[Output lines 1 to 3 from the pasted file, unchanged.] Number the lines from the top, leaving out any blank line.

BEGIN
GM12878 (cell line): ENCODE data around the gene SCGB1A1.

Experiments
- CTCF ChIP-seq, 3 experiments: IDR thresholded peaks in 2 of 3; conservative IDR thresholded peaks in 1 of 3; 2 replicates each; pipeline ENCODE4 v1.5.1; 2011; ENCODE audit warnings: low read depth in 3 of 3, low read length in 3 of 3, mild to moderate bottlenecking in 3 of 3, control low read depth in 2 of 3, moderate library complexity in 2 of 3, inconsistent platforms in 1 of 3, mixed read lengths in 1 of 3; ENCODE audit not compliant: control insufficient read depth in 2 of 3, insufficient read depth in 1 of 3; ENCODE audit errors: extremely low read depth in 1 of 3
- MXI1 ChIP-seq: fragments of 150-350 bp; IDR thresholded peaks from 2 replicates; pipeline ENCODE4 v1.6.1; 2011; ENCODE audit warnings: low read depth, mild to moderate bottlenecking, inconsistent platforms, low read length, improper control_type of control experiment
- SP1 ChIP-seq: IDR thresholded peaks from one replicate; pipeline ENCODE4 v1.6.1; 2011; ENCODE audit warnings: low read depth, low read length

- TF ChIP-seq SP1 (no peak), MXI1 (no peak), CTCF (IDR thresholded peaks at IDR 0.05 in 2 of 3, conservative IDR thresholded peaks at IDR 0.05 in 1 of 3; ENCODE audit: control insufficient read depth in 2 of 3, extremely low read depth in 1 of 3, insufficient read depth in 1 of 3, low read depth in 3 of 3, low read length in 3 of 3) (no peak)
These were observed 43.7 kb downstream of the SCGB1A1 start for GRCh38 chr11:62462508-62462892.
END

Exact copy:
GM12878 (cell line): ENCODE data around the gene SCGB1A1.

Experiments
- CTCF ChIP-seq, 3 experiments: IDR thresholded peaks in 2 of 3; conservative IDR thresholded peaks in 1 of 3; 2 replicates each; pipeline ENCODE4 v1.5.1; 2011; ENCODE audit warnings: low read depth in 3 of 3, low read length in 3 of 3, mild to moderate bottlenecking in 3 of 3, control low read depth in 2 of 3, moderate library complexity in 2 of 3, inconsistent platforms in 1 of 3, mixed read lengths in 1 of 3; ENCODE audit not compliant: control insufficient read depth in 2 of 3, insufficient read depth in 1 of 3; ENCODE audit errors: extremely low read depth in 1 of 3